Accidental discharges while drawing and re-holstering a conventional handgun are a constant danger that only training can diminish. How many people have actually devoted the time to achieve the level of firearms training needed to prevent accidents while under the tremendous, adrenaline-pumping stress of a deadly encounter? Michelle, like most, knew she did not. On top of that, she found wearing holsters uncomfortable, was terrified of catching the trigger on something and setting the gun off while re-holstering, and hated having to dress around her concealed gun. In short, she was unwilling, if not really unable, to deal with the added complexities of making the carrying of a concealed handgun a core element of her daily life. She, like a lot of people, needed self-defense simplicity in order to even consider carrying a concealed firearm.
That self-defense simplicity might have taken the form of a tiny six- or seven-shot .32 or .380 ACP Kel-Tec “mouse-gun,” double-action, semiauto pocket pistol, with an empty chamber, slipped in her purse or pants pocket. Expert shot placement with guns of this general type has left many a villain stone-dead, but expert shot placement with them is difficult for experts. How much more so for the average self-defense shooter under tremendous stress?
The Full Conceal M3D is a better solution for self-defense simplicity. In Michelle’s case, the ease of carry and concealment freed her to make unfettered wardrobe decisions and its foolproof safety gave her the confidence to take it with her to the mall that fateful afternoon. Untrained and terrified in a violent encounter, she, like a lot of self-defense gun owners, should be expected to miss the target more than hit it. The 9mm M3D’s 22-shot capacity gave her more chances to hit the bad guy and make those hits count.
THOUGH THE INTRODUCTORY scenario I presented in this article is fictional, there’s enough real-life precedent for similar attacks that we should take pause to look at our personal defense strategies as concealed carry permit holders. An easy-to-tote five-shot .38 snubnose or six-shot micro-9mm pistol in your pocket is a good way to derail a mugging, robbery or attack where the assailant isn’t looking to get in a gunfight with his victim. But what about the mentally deranged or terrorist attacker motivated by a desire to kill? These mass-killers, bent on murder and mayhem, frequently plan and equip themselves for a protracted engagement. They are usually heavily-armed and sometimes even armored. A Glock 43 probably wouldn’t be anyone’s first choice to fight off a madman in a bulletproof vest with a semi-automatic rifle.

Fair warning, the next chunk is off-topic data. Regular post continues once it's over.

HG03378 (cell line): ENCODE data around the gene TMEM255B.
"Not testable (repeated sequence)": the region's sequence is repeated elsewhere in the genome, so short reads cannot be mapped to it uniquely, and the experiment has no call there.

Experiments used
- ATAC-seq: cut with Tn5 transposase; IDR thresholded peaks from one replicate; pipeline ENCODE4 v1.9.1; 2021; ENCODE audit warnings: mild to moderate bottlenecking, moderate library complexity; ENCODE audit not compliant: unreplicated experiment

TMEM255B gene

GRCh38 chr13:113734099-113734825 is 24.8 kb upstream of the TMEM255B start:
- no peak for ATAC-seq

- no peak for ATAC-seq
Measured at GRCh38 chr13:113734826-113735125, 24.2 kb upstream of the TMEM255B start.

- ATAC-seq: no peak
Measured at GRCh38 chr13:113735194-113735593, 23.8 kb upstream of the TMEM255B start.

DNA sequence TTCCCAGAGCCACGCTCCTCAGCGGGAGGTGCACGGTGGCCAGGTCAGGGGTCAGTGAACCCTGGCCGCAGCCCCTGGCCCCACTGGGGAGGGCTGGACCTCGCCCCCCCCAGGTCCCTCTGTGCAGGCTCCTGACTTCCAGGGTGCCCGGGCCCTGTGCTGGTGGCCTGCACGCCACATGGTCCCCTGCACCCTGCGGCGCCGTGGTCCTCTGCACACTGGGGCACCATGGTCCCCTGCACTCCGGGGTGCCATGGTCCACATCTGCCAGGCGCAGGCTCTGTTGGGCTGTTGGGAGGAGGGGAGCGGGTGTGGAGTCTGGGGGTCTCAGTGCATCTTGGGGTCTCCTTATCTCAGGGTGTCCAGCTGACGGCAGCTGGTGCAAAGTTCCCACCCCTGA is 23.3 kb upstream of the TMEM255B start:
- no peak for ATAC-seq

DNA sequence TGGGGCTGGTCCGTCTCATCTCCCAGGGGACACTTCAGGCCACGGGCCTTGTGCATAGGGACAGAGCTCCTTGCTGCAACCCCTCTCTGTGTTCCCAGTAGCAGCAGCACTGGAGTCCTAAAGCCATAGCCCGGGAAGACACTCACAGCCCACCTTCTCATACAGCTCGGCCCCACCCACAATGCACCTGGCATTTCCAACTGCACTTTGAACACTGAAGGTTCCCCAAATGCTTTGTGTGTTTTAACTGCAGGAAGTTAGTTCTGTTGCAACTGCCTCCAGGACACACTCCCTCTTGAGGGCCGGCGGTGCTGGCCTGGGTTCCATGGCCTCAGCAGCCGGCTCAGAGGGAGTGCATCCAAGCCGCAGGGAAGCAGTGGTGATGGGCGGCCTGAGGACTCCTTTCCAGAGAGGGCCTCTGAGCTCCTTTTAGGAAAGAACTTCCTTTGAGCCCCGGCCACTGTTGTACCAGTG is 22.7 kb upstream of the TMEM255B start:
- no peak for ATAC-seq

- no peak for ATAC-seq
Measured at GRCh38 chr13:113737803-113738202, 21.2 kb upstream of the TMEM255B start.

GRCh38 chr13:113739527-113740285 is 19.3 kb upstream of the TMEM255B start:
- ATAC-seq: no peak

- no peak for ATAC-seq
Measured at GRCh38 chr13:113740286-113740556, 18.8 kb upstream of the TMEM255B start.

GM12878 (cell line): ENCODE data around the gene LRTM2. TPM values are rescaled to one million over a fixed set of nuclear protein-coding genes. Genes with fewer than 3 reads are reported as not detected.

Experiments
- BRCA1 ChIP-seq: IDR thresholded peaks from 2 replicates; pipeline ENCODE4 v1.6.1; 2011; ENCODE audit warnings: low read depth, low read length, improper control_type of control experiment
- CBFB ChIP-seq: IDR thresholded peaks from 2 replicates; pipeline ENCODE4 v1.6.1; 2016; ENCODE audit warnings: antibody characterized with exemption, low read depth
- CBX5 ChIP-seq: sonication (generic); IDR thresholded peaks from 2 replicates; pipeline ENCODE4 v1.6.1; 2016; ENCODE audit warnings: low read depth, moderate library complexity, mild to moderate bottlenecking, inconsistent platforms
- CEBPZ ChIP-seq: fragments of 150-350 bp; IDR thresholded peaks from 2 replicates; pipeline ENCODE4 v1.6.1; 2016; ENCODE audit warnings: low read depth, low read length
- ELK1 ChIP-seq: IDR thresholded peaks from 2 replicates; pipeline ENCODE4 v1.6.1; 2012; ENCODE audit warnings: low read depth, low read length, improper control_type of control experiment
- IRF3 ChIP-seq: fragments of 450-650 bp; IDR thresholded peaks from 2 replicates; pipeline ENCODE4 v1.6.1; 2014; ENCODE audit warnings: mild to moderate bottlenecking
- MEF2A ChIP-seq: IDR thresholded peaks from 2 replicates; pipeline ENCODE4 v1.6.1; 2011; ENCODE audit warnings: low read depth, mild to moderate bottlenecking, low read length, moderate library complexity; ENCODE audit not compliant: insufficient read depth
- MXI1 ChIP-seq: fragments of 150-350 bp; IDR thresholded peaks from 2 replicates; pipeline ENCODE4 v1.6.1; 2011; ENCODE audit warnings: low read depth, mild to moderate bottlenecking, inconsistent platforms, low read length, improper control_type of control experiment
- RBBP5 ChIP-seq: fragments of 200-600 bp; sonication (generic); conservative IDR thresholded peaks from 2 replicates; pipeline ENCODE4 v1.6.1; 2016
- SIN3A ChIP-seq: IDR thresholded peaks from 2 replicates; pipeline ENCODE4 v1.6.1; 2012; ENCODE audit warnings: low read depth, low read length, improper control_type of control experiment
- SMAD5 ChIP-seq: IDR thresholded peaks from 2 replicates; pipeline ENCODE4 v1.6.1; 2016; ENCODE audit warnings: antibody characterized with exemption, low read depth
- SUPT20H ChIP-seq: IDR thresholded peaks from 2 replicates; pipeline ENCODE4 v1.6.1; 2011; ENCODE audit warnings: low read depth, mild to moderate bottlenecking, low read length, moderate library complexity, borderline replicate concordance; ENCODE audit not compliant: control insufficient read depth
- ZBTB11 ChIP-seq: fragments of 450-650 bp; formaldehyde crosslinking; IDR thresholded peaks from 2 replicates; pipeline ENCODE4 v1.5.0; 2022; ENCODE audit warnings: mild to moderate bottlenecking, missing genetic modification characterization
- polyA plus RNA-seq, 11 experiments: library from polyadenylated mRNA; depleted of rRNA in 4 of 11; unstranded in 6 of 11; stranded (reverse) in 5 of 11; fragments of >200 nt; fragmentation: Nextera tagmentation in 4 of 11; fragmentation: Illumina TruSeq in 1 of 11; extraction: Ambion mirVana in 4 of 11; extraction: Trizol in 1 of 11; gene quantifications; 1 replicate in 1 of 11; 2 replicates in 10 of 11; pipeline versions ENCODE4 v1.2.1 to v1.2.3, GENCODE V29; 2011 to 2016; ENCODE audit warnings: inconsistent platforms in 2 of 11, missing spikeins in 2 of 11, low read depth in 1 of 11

Mike Full is a father and husband, and the CEO of Full Conceal. He spent a lot of time thinking about worst-case defense scenarios and how to give the typical “non-tactical” defenders a fighting chance. The challenge was how to get them to carry a serious fighting-handgun for self-defense, when many had already compromised on caliber effectiveness, accuracy, shootability and ammunition capacity for the sake of convenience. To this end, he invented and patented a means to convert popular conventional Glock handguns into compact, inconspicuous and ultra-safe folding guns that people can use without the safety worries and lifestyle changes that come with carrying conventional handguns. The folded guns can be dropped in the pocket and are no more dangerous to you than your keys, wallet or phone.
Though the Full Conceal folding pistols look odd, they are not a novelty. They are the beginning of a paradigm shift in the world of self-defense handguns. People who buy self-defense guns do it to make themselves safer. But the irony is, without adequate training, carrying a loaded conventional firearm can result in some profoundly unsafe and even fatal accidental consequences for the user and bystanders. Full Conceal has addressed the single greatest, and most likely, danger facing concealed carry gun owners, and it’s not a madman shooting people in the mall. It’s accidental discharge.
The Full Conceal pistols retain all the functional characteristics of the parent Glock pistol (accuracy, reliability, controls, weight, etc.), which includes all three safe-action features on a factory Glock, plus a fourth folding mechanical trigger safety of Full’s own design.